- Looking at the clock can take your attention away from work.
- Short breaks are especially important if you are working on a computer. Breaks help to avoid headaches and eye strain.
Step 4. Keep switching activities
To be able to stay awake all night, you need to alternate tasks so as not to fall into sameness and autopilot, in addition to preventing your body from "crashing" from sleep. Check out the tips below.
- Change activities every half hour. If you're watching a movie, go to the bathroom to wash your face or brush your teeth once in a while. It's also worth getting up from the sofa and heading to the kitchen to have a snack. If you're studying, try alternating your notes with cards where keywords or drawings are written that help memorize the content.
- Change your air. Changing environments will help you stay active. If you're studying, go from bedroom to living room, living room to kitchen, kitchen to balcony, and so on. If you're landing at a friend's house, suggest everyone to switch environments from time to time.
- If you have to spend time in the same environment, change your location. For example, if you're falling asleep during your friend's New Year's party, try going from the living room to the kitchen and talking to different people. If you have to stay seated, try changing your seat on the sofa or changing your chair.
Step 5. Bet on light exercise
Intense physical exercise increases fatigue, but ten minutes of light exercise can wake up the body and warn the mind that it's not time for bed yet. Some suggestions:
- If you're at a party and the house has two floors, try using the upstairs bathroom. So you move up there.
- Take a brisk ten-minute walk, either inside or outside your current location.
- If you're alone at home, try making 30 jumping jacks.
Method 3 of 3: Getting the Feed Right
Step 1. Have your coffee on time
Although caffeine ends up increasing tiredness after some time throughout the day, it can help if consumed late at night, when the eyes are already quite heavy. Tips on how to get an emergency caffeine fix:
- To start with, mate or black tea is recommended. The side effects of these drinks are less than those of coffee.
- If you already drink a lot of coffee every day, a cup or two is a good start.
- Take an energy drink if you are very sleepy. Examples are Monster, Red Bull and Burn. Avoid drinking more than four cans a day. The energizer will boost your energy levels for an hour or two. The problem is that after the power surge comes intense fatigue. Ideally, you should have previous experience with energy drinks to see how your body reacts to them.
Step 2. Have strategic snacks
When facing the challenge of going through the night, you should have small snacks to keep you going. Avoid stuffing yourself with food so your stomach doesn't get heavy. Even after eating three healthy and balanced meals, you can bet on smart snacks to kill the early morning hunger.
- At home, you can cook an egg or make a fried egg.
- Try eating a handful of almonds, cashews or walnuts.
- Eat something crunchy like an apple, celery, or chopped carrots. The crispiness of these light, healthy foods will awaken your senses and help keep you more alert. Bananas are great for those who stay overnight because they help keep you active longer and are great sources of vitamin B1 and potassium.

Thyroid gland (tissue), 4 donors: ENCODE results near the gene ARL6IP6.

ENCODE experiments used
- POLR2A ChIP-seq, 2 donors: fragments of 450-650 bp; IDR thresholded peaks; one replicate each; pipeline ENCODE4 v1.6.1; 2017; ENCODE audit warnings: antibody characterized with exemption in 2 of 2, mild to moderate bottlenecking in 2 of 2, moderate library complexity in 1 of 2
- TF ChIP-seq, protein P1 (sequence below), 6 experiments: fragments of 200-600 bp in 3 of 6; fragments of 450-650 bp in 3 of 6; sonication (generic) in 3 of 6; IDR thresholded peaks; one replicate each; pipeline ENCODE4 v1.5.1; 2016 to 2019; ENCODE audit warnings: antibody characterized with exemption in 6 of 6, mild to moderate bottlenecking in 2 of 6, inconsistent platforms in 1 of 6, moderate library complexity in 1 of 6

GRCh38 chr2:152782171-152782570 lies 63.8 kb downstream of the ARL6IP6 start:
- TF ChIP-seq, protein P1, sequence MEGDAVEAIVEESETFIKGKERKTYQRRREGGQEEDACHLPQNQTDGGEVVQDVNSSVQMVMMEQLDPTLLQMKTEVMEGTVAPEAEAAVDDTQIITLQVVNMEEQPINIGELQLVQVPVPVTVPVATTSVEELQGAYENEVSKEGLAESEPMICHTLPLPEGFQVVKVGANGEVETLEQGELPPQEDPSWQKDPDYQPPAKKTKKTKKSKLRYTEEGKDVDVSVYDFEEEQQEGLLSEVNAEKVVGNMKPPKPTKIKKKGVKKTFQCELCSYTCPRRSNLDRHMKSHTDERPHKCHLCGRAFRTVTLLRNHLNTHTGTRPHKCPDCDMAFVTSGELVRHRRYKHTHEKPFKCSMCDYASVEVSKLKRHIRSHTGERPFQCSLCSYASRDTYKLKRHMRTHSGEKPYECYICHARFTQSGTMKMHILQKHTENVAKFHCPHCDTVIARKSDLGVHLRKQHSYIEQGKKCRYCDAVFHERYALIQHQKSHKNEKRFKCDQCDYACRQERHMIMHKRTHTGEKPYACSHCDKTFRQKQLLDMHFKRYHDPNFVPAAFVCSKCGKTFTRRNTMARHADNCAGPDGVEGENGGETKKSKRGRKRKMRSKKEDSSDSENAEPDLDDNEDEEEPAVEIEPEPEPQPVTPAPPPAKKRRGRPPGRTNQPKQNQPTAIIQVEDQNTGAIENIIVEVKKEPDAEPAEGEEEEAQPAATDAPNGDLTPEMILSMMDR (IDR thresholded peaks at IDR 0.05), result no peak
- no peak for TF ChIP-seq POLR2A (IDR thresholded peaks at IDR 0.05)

- A toast with a little ricotta is tasty, light and crunchy.
- If you're in the mood for a full meal, try combining whole-grain carbs with lean protein (whole-grain bread sandwich with turkey breast, whole-wheat pasta with tomato sauce and strips of white cheese, etc.). If you want to order food, go for endive pizza with sun-dried tomatoes and ricotta or Chinese/Japanese food (meat with vegetables, sushi, etc). Anyway, look for low fat options.
Step 3. Drink plenty of water
Staying hydrated helps a lot in staying awake. Try ice water to give your body that shake. Drink hourly to stay hydrated and more alert at the same time.
In addition to hydration, water will make you have to go to the bathroom several times. This back-and-forth will help keep you from falling asleep
- Wash your face with cold water. If it's cold outside, open the window a little to let cool air into your room. You can also take a walk on the balcony. Getting cold will wake you up.
- Don't forget to drink ice water. A dehydrated body is a body that tires very easily.
- Taking a walk outside helps wake up and also stretches the body and relieves headaches.
- Look for ways to keep yourself busy and active.
- You can download a mobile game to pass the time.
- Remember why you have to stay up all night. Final exams? Finish a report? Staying focused helps provide motivation to stay steadfast in the challenge.
- Walk around the house and do light exercise to stay awake.
- If you have Netflix, you can watch lots of movies or sitcoms that help keep you from falling asleep. It is recommended to watch horror movies in a language you don't understand. So, you have to pay attention to keep up with the subtitles.
- Try to eat healthy things. Processed foods use up your energy.
- If you stay awake too long, the side effects will start to take their toll. One lost night's sleep is enough to mess up your sleep pattern for the entire week! You may even start to hallucinate. It's better not to go through the night too often.
- Avoid energy drinks as much as possible. They affect the heart and will make you feel twice as tired later on.